Hollywood stars join fight to save Oscar Wilde’s prison from developers

Hollywood actors Sir Kenneth Branagh and Dame Judi Dench are among those campaigning to transform Reading’s former jail – which housed Oscar Wilde between 1895 and 1897, but has been derelict since 2013, before it was put up for sale by the government – into a centre for culture and arts.

[Dame Judi said]… It would be a great gift…

… Robert Buckland, the Justice Secretary, stressed the need to get ‘value for money for the taxpayer’…

ExBulletin writes:

Dame Judi said: “It is vitally important that Reading Gaol, a place of such culture, be used in a way that pays homage to its artistic history, namely, to become a cultural and artistic center. It would be a great gift not only for Read as a growing city and population center in the South, but also in the UK and around the world. “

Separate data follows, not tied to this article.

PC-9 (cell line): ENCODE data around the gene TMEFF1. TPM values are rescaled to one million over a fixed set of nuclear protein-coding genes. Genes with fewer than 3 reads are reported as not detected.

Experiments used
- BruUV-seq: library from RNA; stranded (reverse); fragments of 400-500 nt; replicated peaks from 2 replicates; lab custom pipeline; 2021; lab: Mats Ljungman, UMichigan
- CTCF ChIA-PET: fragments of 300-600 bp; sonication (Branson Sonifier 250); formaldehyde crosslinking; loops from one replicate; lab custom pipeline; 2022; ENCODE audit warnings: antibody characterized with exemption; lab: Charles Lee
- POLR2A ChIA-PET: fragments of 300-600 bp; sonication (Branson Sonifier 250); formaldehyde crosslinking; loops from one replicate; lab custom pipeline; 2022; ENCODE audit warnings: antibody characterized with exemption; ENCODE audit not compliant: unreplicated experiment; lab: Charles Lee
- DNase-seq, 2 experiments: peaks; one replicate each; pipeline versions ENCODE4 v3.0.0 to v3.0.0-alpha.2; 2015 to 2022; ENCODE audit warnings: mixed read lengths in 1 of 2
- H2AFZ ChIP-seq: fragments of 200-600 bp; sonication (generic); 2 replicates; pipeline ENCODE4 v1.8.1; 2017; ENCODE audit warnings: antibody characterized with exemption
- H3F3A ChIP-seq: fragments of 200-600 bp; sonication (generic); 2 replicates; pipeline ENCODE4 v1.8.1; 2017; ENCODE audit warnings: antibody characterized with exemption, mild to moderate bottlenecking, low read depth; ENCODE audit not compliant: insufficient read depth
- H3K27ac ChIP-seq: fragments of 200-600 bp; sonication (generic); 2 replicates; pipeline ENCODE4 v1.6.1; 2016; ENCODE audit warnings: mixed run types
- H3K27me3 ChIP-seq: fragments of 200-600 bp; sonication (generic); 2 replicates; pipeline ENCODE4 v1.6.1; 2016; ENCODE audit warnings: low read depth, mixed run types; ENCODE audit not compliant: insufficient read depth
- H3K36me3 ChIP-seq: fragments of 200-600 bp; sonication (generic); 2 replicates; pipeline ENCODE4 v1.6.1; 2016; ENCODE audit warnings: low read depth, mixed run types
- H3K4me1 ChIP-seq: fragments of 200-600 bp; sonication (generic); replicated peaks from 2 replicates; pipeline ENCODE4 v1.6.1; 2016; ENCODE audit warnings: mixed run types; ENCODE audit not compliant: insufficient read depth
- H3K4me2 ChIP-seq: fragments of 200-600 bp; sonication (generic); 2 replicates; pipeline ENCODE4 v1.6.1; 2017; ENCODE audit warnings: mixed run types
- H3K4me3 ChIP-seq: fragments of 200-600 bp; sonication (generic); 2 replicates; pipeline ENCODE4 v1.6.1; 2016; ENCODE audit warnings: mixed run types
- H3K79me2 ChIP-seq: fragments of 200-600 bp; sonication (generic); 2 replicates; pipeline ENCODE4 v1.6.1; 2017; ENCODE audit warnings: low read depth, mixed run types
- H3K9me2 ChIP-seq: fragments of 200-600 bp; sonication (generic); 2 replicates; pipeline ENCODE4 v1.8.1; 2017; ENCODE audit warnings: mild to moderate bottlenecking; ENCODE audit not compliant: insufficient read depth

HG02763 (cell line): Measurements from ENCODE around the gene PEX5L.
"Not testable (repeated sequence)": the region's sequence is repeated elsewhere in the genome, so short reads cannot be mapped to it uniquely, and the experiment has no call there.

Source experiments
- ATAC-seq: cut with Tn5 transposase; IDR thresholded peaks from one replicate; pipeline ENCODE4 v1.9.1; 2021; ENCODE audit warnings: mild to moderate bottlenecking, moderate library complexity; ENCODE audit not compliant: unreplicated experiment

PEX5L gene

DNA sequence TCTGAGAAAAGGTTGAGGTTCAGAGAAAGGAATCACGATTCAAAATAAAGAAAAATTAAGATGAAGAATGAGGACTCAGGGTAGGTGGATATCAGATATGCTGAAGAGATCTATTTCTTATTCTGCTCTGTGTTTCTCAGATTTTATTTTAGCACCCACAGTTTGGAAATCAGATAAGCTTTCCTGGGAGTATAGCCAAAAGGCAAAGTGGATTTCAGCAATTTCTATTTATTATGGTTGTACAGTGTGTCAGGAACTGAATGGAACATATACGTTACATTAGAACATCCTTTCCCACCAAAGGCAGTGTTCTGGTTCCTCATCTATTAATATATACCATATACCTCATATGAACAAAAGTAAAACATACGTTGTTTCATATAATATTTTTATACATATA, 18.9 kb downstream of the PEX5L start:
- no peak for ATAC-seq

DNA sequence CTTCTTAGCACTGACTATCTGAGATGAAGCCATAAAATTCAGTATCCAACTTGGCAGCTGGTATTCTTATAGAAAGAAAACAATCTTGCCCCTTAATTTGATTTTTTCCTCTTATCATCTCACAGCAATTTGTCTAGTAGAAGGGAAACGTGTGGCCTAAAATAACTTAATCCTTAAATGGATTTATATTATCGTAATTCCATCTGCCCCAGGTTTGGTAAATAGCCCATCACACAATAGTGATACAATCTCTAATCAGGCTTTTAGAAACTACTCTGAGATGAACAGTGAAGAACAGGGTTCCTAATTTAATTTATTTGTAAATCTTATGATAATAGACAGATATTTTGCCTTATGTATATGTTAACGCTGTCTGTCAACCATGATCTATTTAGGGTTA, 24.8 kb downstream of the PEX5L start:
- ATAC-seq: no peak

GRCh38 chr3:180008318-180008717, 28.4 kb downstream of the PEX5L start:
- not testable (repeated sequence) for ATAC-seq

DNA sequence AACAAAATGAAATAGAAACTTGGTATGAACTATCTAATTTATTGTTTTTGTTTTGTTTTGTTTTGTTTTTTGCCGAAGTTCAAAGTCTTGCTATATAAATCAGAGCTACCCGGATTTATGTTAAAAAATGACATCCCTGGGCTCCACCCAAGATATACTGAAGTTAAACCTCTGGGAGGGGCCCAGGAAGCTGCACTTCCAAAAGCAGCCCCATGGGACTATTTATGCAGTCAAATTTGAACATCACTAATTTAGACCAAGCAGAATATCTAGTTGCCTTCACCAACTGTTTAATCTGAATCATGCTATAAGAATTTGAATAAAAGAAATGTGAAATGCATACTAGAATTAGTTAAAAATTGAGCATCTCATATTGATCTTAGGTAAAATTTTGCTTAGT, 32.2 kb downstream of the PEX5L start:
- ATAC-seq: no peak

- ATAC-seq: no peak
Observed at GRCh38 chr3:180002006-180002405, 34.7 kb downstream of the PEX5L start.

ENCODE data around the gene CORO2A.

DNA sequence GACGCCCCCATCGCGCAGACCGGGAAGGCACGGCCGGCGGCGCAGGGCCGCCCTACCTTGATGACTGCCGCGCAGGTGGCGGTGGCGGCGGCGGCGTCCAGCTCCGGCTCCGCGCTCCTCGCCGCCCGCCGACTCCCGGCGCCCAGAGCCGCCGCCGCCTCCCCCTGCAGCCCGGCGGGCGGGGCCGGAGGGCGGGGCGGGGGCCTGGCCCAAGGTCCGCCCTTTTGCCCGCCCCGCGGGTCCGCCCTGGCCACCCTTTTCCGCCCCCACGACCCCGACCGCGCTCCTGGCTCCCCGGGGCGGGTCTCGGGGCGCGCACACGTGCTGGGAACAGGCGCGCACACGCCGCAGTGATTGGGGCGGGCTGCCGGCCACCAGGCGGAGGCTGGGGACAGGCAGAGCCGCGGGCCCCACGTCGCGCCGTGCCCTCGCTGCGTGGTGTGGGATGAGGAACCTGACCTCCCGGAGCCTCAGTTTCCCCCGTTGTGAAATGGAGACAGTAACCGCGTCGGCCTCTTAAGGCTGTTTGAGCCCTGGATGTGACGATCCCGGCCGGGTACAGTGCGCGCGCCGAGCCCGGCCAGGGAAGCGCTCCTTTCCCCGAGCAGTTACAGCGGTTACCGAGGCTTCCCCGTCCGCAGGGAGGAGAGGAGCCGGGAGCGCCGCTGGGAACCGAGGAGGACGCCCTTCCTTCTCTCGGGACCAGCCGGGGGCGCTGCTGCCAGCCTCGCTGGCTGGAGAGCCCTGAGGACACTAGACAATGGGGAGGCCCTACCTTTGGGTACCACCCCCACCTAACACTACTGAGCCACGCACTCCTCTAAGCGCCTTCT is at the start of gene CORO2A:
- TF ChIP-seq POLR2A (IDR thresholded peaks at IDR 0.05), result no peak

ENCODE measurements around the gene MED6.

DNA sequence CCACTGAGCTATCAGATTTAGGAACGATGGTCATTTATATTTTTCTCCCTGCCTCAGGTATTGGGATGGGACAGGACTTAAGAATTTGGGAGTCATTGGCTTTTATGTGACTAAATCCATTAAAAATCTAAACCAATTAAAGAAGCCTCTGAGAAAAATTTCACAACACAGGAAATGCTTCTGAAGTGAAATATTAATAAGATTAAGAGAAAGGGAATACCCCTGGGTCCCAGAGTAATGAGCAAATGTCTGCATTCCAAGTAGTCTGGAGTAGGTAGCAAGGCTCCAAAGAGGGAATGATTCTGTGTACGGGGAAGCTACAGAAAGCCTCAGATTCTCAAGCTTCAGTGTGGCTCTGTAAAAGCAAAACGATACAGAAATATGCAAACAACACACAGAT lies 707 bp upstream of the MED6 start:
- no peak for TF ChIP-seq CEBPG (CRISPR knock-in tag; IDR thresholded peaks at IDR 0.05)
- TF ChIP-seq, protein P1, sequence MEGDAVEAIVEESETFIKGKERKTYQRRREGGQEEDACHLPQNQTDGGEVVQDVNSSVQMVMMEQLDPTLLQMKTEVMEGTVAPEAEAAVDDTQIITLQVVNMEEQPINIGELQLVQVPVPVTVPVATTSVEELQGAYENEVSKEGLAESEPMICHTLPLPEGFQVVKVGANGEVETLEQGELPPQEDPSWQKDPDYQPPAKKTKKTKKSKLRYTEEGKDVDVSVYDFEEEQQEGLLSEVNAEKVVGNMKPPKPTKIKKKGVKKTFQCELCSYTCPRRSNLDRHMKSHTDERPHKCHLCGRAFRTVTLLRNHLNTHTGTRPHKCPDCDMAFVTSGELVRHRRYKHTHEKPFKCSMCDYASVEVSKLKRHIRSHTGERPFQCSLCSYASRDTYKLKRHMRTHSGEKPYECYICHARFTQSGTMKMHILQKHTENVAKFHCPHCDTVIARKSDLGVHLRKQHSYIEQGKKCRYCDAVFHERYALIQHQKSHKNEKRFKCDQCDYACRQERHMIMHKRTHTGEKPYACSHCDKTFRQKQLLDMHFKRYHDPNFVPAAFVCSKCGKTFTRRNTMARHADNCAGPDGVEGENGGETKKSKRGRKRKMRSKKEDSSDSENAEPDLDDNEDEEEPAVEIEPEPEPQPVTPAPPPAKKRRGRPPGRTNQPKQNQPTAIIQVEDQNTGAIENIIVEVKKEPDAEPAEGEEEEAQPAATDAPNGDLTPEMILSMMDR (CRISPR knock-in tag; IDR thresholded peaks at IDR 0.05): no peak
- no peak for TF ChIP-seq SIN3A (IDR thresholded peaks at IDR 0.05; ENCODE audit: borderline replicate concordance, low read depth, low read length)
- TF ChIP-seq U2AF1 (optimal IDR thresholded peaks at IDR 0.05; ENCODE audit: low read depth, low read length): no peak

Sir Kenneth, who grew up in Reading, said: “In Oscar Wilde’s iconic poem he says,“ Every man kills what he loves. ”Despite the undoubted challenges, don’t let this wounded beast a building be killed when it can. be healed. “

The prison, built in 1844, was closed in 2014 and its future has been uncertain since.

Robert Buckland, the Justice Secretary, stressed the need to get “value for money for the taxpayer”, but a sale to a real estate developer who wanted to turn the building into apartments failed this summer and the council local is in talks with the MoJ to preserve it for the public.

Reading West MP and Business Secretary Alok Sharma is also in discussion with Buckland….

Toby Davies, Rabble’s artistic director, said: “We have an extraordinary opportunity of poetic justice for Wilde by putting his pieces in the prison where this terrible thing happened to him. It would also give us a chance to show that there is has more to Reading than a shopping center and a train station. “

Game of Thrones star Natalie Dormer of Reading said there was a “huge opportunity to create a cultural gem” in the disused building, while Mr Fry said plans for a center artistic would be a “perfect” legacy for Wilde.

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For more background see the NewsBlogs and BBC News

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